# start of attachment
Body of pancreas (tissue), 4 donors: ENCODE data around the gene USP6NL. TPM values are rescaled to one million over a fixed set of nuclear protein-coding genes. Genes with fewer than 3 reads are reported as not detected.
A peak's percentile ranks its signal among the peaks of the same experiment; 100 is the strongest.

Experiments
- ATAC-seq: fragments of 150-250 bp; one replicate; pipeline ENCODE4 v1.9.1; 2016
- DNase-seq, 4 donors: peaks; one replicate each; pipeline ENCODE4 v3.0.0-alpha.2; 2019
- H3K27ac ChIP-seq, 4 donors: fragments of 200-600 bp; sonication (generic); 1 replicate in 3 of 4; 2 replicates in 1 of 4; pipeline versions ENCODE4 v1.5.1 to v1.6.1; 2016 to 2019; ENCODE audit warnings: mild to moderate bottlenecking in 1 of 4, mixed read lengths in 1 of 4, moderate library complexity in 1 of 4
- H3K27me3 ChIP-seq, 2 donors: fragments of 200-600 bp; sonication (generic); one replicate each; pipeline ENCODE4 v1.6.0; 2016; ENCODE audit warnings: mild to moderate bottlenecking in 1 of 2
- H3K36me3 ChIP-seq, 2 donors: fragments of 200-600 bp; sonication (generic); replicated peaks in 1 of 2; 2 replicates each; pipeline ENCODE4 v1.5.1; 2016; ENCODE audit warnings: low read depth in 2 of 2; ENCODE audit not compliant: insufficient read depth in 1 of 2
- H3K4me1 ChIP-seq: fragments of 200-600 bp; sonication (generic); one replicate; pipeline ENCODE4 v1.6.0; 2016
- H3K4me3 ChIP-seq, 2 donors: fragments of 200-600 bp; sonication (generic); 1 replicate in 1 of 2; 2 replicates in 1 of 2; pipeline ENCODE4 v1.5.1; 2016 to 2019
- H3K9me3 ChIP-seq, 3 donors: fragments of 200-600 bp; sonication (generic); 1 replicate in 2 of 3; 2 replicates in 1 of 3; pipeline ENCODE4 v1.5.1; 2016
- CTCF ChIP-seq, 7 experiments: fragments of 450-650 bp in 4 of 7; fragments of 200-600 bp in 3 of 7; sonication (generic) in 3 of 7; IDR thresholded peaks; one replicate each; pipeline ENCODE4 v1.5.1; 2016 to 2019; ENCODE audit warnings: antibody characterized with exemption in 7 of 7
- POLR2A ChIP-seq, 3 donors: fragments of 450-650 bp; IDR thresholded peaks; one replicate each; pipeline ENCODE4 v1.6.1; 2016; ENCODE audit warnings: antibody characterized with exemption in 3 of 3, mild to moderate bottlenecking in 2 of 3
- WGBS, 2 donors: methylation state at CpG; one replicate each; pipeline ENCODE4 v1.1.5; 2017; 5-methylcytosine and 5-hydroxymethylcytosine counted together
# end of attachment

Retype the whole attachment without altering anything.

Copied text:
Body of pancreas (tissue), 4 donors: ENCODE data around the gene USP6NL. TPM values are rescaled to one million over a fixed set of nuclear protein-coding genes. Genes with fewer than 3 reads are reported as not detected.
A peak's percentile ranks its signal among the peaks of the same experiment; 100 is the strongest.

Experiments
- ATAC-seq: fragments of 150-250 bp; one replicate; pipeline ENCODE4 v1.9.1; 2016
- DNase-seq, 4 donors: peaks; one replicate each; pipeline ENCODE4 v3.0.0-alpha.2; 2019
- H3K27ac ChIP-seq, 4 donors: fragments of 200-600 bp; sonication (generic); 1 replicate in 3 of 4; 2 replicates in 1 of 4; pipeline versions ENCODE4 v1.5.1 to v1.6.1; 2016 to 2019; ENCODE audit warnings: mild to moderate bottlenecking in 1 of 4, mixed read lengths in 1 of 4, moderate library complexity in 1 of 4
- H3K27me3 ChIP-seq, 2 donors: fragments of 200-600 bp; sonication (generic); one replicate each; pipeline ENCODE4 v1.6.0; 2016; ENCODE audit warnings: mild to moderate bottlenecking in 1 of 2
- H3K36me3 ChIP-seq, 2 donors: fragments of 200-600 bp; sonication (generic); replicated peaks in 1 of 2; 2 replicates each; pipeline ENCODE4 v1.5.1; 2016; ENCODE audit warnings: low read depth in 2 of 2; ENCODE audit not compliant: insufficient read depth in 1 of 2
- H3K4me1 ChIP-seq: fragments of 200-600 bp; sonication (generic); one replicate; pipeline ENCODE4 v1.6.0; 2016
- H3K4me3 ChIP-seq, 2 donors: fragments of 200-600 bp; sonication (generic); 1 replicate in 1 of 2; 2 replicates in 1 of 2; pipeline ENCODE4 v1.5.1; 2016 to 2019
- H3K9me3 ChIP-seq, 3 donors: fragments of 200-600 bp; sonication (generic); 1 replicate in 2 of 3; 2 replicates in 1 of 3; pipeline ENCODE4 v1.5.1; 2016
- CTCF ChIP-seq, 7 experiments: fragments of 450-650 bp in 4 of 7; fragments of 200-600 bp in 3 of 7; sonication (generic) in 3 of 7; IDR thresholded peaks; one replicate each; pipeline ENCODE4 v1.5.1; 2016 to 2019; ENCODE audit warnings: antibody characterized with exemption in 7 of 7
- POLR2A ChIP-seq, 3 donors: fragments of 450-650 bp; IDR thresholded peaks; one replicate each; pipeline ENCODE4 v1.6.1; 2016; ENCODE audit warnings: antibody characterized with exemption in 3 of 3, mild to moderate bottlenecking in 2 of 3
- WGBS, 2 donors: methylation state at CpG; one replicate each; pipeline ENCODE4 v1.1.5; 2017; 5-methylcytosine and 5-hydroxymethylcytosine counted together